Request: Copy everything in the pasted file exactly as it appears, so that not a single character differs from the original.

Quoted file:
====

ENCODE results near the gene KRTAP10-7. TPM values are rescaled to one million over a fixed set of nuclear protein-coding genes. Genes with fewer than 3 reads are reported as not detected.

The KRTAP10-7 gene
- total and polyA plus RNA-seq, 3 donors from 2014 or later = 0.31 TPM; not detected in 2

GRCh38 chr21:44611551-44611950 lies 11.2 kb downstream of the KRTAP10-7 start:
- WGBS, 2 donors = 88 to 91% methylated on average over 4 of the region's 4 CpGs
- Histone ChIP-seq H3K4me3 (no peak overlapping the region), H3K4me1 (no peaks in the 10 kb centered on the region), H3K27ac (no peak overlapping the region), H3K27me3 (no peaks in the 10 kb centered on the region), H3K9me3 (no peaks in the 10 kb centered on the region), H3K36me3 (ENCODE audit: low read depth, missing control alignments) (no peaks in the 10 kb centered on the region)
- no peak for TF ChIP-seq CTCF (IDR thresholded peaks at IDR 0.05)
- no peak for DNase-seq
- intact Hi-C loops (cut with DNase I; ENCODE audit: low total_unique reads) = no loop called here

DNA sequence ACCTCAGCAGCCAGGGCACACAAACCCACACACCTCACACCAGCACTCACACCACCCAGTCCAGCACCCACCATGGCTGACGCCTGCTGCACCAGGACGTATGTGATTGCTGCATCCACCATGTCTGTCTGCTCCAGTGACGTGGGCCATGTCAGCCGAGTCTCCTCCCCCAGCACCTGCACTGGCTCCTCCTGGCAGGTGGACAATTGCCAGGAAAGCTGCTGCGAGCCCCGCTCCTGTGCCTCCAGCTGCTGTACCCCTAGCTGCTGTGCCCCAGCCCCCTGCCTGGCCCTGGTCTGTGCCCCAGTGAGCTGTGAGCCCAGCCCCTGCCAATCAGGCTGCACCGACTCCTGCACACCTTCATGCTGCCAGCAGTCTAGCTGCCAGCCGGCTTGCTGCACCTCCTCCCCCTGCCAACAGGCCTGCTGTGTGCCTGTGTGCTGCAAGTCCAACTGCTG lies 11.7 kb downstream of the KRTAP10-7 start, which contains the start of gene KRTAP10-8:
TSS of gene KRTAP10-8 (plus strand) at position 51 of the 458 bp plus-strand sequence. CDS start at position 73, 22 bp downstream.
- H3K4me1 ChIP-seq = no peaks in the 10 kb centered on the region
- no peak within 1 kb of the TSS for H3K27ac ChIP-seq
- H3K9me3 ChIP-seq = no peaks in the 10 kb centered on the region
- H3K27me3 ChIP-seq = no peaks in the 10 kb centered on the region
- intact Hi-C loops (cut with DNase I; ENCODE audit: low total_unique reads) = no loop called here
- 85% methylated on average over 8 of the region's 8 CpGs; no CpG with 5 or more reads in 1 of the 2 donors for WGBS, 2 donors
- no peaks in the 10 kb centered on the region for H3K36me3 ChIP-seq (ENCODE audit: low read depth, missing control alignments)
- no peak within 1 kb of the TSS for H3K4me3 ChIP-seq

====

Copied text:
ENCODE results near the gene KRTAP10-7. TPM values are rescaled to one million over a fixed set of nuclear protein-coding genes. Genes with fewer than 3 reads are reported as not detected.

The KRTAP10-7 gene
- total and polyA plus RNA-seq, 3 donors from 2014 or later = 0.31 TPM; not detected in 2

GRCh38 chr21:44611551-44611950 lies 11.2 kb downstream of the KRTAP10-7 start:
- WGBS, 2 donors = 88 to 91% methylated on average over 4 of the region's 4 CpGs
- Histone ChIP-seq H3K4me3 (no peak overlapping the region), H3K4me1 (no peaks in the 10 kb centered on the region), H3K27ac (no peak overlapping the region), H3K27me3 (no peaks in the 10 kb centered on the region), H3K9me3 (no peaks in the 10 kb centered on the region), H3K36me3 (ENCODE audit: low read depth, missing control alignments) (no peaks in the 10 kb centered on the region)
- no peak for TF ChIP-seq CTCF (IDR thresholded peaks at IDR 0.05)
- no peak for DNase-seq
- intact Hi-C loops (cut with DNase I; ENCODE audit: low total_unique reads) = no loop called here

DNA sequence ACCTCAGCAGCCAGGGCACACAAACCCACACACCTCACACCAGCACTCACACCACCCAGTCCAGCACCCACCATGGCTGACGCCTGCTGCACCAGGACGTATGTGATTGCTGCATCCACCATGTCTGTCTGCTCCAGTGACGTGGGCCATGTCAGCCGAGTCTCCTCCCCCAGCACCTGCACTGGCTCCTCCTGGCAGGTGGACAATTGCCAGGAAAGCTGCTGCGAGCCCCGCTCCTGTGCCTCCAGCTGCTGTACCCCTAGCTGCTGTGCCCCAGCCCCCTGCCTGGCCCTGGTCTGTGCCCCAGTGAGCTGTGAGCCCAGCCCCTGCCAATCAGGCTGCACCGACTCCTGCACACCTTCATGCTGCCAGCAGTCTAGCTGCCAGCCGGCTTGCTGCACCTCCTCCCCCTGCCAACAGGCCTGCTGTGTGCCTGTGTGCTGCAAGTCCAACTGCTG lies 11.7 kb downstream of the KRTAP10-7 start, which contains the start of gene KRTAP10-8:
TSS of gene KRTAP10-8 (plus strand) at position 51 of the 458 bp plus-strand sequence. CDS start at position 73, 22 bp downstream.
- H3K4me1 ChIP-seq = no peaks in the 10 kb centered on the region
- no peak within 1 kb of the TSS for H3K27ac ChIP-seq
- H3K9me3 ChIP-seq = no peaks in the 10 kb centered on the region
- H3K27me3 ChIP-seq = no peaks in the 10 kb centered on the region
- intact Hi-C loops (cut with DNase I; ENCODE audit: low total_unique reads) = no loop called here
- 85% methylated on average over 8 of the region's 8 CpGs; no CpG with 5 or more reads in 1 of the 2 donors for WGBS, 2 donors
- no peaks in the 10 kb centered on the region for H3K36me3 ChIP-seq (ENCODE audit: low read depth, missing control alignments)
- no peak within 1 kb of the TSS for H3K4me3 ChIP-seq